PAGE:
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Exclusive: Hip Hop Legend Mistah F.A.B. Troubled by Violence in Oakland; ‘Where’s the Uproar?’

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OAKLAND (CBS SF) — Rapper, entrepreneur, community organizer, and hip hop legend Mistah F.A.B. is doing what he can to change Oakland’s tune on crime.

“I’m not afraid to shed tears about where I’ve come from and how I feel about my people and my city and my culture. It’s real,” he said.

He reflected on a violent year in his hometown of Oakland. This week, police are investigating the city’s 131st homicide – the highest number of killings in the last decade.

“Something that troubles me – and it’s very baffling for me to grasp is the fact of – when law enforcement kills us, we’re in a major uproar, as we should be, because they’re set to protect us,” he said. “But why are we silent when members of our community, kill members of our community, where’s the uproar?”

Mistah F.A.B. full interview with Betty Yu

F.A.B. is making noise in his own way.

He recently initiated a meeting with Police Chief LeRonne Armstrong and Lieutenant Aaron Smith to talk about solutions. The meeting was supposed to be 20 minutes – it turned into a two-hour discussion.

In an Instagram post, he wrote:

When asked what is the narrative of Oakland, he said: “get it how you live.”

“When you say get it how you live, it’s whatever you doing – if you homeless, you’ll get it from a garbage can or you’ll get it from asking somebody or panhandling. If you in the streets and you’re under desperate times of it’s either eat or starve, you’ll rob somebody or steal.”

The 39-year-old rapper believes in creating opportunities for young people. He himself benefited from community basketball programs as a kid, run by the now-chief of police.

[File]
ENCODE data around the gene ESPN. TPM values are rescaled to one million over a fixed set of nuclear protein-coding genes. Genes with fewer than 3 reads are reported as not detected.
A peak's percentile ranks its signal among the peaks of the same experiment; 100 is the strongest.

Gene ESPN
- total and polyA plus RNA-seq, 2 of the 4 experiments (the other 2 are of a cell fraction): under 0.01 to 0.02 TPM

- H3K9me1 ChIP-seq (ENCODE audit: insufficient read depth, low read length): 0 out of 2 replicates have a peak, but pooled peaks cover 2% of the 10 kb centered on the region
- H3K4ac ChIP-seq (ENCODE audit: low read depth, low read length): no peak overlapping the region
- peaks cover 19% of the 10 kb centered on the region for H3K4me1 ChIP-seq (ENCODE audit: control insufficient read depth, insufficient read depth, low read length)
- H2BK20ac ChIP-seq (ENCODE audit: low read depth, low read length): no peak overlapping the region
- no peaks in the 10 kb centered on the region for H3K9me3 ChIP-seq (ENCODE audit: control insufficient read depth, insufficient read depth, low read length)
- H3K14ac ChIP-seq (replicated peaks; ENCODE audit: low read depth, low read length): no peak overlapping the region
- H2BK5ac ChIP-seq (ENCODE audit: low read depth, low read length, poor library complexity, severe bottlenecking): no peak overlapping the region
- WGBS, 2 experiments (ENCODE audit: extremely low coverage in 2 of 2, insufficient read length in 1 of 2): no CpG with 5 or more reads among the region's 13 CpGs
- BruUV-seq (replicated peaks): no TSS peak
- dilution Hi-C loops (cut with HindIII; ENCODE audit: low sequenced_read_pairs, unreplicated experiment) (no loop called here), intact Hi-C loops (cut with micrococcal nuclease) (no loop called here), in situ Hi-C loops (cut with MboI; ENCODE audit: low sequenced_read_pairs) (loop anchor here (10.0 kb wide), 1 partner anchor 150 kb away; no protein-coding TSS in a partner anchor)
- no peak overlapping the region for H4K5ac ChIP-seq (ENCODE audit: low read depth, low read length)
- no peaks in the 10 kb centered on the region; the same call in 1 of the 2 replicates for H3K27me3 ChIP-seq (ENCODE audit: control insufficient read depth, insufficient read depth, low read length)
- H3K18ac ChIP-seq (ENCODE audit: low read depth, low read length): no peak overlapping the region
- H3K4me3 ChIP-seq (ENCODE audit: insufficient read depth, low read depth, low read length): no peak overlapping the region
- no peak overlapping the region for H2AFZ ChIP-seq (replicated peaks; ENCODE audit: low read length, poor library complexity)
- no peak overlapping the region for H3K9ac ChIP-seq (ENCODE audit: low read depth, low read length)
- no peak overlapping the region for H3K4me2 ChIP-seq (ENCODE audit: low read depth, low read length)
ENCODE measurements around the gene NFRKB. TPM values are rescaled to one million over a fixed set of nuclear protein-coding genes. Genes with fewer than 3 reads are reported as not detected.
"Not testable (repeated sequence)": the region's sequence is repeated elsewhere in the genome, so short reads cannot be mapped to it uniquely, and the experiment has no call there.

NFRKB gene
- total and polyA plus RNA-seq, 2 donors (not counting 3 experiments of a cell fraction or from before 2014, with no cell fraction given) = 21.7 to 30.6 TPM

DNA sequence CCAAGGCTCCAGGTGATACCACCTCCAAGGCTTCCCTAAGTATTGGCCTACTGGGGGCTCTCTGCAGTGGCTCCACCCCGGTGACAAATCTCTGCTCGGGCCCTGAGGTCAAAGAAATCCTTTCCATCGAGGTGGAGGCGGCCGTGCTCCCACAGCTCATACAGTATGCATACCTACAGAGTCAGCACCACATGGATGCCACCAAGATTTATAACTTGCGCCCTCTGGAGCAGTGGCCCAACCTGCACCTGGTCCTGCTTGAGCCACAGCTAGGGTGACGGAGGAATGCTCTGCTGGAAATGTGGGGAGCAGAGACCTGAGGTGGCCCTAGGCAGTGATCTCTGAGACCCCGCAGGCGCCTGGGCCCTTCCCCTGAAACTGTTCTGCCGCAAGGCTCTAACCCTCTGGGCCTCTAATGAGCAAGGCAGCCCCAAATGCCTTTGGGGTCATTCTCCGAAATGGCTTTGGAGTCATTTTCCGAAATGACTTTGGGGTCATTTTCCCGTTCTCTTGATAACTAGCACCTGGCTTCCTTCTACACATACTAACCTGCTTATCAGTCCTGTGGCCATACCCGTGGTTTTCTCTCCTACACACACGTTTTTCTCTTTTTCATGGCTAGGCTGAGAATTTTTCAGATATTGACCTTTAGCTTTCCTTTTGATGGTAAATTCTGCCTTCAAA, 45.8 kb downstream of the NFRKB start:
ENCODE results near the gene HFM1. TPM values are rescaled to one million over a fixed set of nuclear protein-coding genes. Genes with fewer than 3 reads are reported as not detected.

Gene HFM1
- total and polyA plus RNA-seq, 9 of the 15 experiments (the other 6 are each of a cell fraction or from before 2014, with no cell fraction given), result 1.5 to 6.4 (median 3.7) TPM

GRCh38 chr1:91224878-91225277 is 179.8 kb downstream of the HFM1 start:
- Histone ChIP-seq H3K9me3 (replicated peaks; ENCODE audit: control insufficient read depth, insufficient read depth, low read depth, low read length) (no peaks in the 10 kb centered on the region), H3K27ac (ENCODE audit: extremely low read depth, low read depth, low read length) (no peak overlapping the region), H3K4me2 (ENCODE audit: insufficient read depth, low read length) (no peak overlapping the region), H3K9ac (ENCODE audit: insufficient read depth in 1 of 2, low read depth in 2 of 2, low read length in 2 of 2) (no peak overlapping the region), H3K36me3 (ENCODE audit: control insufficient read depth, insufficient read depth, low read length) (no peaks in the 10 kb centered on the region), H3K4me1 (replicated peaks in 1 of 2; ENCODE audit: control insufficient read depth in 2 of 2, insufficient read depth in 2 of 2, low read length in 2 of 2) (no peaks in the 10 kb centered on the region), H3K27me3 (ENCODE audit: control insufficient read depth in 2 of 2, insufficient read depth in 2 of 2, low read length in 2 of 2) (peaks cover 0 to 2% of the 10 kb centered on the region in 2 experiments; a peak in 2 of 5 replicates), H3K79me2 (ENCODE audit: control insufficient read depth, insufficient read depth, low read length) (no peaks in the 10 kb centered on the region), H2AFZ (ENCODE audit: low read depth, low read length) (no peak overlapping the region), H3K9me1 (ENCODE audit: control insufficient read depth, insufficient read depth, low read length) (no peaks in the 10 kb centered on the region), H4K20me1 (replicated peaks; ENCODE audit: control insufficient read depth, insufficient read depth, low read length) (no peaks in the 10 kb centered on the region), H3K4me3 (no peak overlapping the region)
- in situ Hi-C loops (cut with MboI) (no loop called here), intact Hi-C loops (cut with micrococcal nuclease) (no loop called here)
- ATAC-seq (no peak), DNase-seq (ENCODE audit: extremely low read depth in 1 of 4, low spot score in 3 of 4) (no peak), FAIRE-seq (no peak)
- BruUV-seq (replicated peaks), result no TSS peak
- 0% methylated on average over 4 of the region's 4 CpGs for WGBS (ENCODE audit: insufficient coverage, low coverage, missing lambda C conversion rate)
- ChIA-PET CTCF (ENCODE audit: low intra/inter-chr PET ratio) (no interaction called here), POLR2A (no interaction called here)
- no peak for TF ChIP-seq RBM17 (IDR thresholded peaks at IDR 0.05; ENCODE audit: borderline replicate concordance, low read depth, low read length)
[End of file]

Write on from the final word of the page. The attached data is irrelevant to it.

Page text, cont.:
“I think the biggest misconception is that people that’s doing bad in these streets are bad people, they’re not. They’re just trying to survive,” said F.A.B.

Betty: How did you not become one of those people?
Mistah F.A.B.: “I had a praying grandmother and a loving mother. My mother transitioned and got her life together, she devoted her life so I wouldn’t have to make those choices and decisions.”

But growing up in Section 8 housing, he says it wasn’t an easy childhood.

“We doing it for the healings. Like I tell people I was that kid. I was that kid that got left at home, man, ’cause his parents was on drugs,” he added.

F.A.B. has long been organizing toy drives and giveaways in Oakland to help at-risk youth and the less fortunate. He also runs Dope Era clothing store downtown on Broadway. He’s now working on his dream – opening the Dope Era Academy for youth. He says areas of study will focus on trade skills and practical courses like self-defense, coding, and crypto mining.

“I really care, like you know what I mean,” he said with tears streaming down his face. “We’ve been doing community events for almost two decades, no funding, all out of our pockets.”

He says it will take compassionate people who want to invest in the community’s young people to make lasting change.

“My children have to grow in a community like this. My daughter is a teenager, my son. They gone have to grow up in this situation and if somebody don’t make a change, it’s only going to get worse. If we don’t create institutions that create the next lawyers and judges and doctors, and scientists, then the streets gonna connect the next killers, the next rapists the next burglars,” said F.A.B.